People with Alzheimer’s disease are commonly affected by a
phenomenon known as “sundowning” or “sundown syndrome” – when symptoms such as
restlessness, agitation, disorientation, aggression, anxiety
become worse in the afternoon.
As a caregiver, it’s important to understand why this occurs
and how best to deal with the phenomenon.
What is sundowning?
Sundowning is most commonly associated with Alzheimer's, but
also occurs in people with mixed dementia (where characteristics of both
Alzheimer’s disease and vascular dementia are present) and Parkinson’s disease.
Sundowning is always cause for concern: it is a common cause
of institutionalisation of older dementia patients and often predicts faster cognitive
decline in Alzheimer's patients.
People who experience sundown syndrome typically experience
behavioural problems in the late afternoon, evening or at night, hence the
Apart from the symptoms mentioned above, the affected person
may also experience mood swings, an abnormally demanding attitude,
suspiciousness, and visual and auditory
Sundowning is one of the many effects of dementia that
experts do not yet fully understand.
However, many experts believe that dementia may cause damage
to the body’s internal clock (the so-called “circadian rhythm”). The result is
a change in behaviour and mood as the evening draws closer.
A variety of treatment options have been found to help keep
the symptoms associated with sundowning in check.
therapy (regular exposure to bright light, including the sun)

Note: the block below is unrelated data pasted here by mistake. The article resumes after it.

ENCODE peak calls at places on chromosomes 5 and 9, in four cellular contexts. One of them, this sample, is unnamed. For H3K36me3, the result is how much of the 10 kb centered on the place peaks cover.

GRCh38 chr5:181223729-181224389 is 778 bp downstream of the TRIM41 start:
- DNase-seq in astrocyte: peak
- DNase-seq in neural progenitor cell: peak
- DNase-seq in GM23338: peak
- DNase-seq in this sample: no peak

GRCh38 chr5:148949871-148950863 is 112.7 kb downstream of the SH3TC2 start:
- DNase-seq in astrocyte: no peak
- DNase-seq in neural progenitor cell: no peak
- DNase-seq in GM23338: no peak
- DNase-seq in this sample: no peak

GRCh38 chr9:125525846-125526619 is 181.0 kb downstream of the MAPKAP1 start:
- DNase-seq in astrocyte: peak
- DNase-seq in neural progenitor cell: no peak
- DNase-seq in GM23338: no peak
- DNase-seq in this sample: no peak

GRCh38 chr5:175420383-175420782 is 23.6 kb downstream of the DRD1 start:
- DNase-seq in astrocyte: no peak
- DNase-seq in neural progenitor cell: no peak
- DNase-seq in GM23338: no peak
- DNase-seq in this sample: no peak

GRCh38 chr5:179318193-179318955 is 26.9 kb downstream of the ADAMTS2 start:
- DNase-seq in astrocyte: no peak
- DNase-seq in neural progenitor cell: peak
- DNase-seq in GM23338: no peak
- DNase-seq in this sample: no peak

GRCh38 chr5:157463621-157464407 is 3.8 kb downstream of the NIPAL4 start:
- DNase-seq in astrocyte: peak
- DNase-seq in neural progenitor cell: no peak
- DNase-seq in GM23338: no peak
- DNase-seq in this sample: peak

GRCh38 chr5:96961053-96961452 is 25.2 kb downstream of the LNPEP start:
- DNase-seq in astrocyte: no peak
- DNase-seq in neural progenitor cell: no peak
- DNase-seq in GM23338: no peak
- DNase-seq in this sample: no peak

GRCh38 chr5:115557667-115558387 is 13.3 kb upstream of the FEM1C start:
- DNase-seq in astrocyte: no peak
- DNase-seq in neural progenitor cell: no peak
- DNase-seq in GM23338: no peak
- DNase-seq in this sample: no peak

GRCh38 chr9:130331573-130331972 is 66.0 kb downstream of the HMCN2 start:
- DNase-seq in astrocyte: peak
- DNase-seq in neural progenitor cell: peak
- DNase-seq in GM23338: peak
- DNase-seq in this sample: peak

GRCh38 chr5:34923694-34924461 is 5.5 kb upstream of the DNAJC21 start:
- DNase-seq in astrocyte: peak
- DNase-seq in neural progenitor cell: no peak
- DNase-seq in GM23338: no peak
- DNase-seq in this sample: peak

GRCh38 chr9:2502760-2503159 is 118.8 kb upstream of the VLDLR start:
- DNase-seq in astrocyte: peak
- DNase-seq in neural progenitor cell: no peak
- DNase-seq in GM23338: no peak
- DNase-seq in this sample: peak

• Melatonin supplementation (a
hormone made by the pineal gland in the brain, which helps control sleep and
• Acetylcholinesterase inhibitor
drugs (it’s believed that the “cholinergic” pathways in the brain are
compromised by Alzheimer’s disease)
• N-methyl-d-aspartate receptor
antagonists (this group of drugs work by regulating the activity of a chemical
messenger involved in memory and learning)
Change in behaviour discussion
It’s important to always discuss a change in behaviour with
the patient’s attending doctor, who will be able to check whether there’s a
physical cause. Sometimes changing the dosage or the time that medication is given
can help relieve symptoms.
In her book Care of Alzheimer’s Patients: A Manual for
Nursing Home Staff, Lisa Gwyther also offers the following tips:
• If fatigue
is making the sundowning worse, an early afternoon rest might help. Keep the
person active in the morning and encourage a rest after lunch.
• Early evening activities that are
familiar from an earlier time in the person’s life may be helpful. Closing the
curtains, a pre-dinner drink or assisting with preparing dinner or setting the
table may be helpful.
• Don’t physically restrain the
person. Let them pace where they’re safe. A walk outdoors can help reduce
restlessness.Visit www.fightdementia.org.au for more of Gwyther’s tips.
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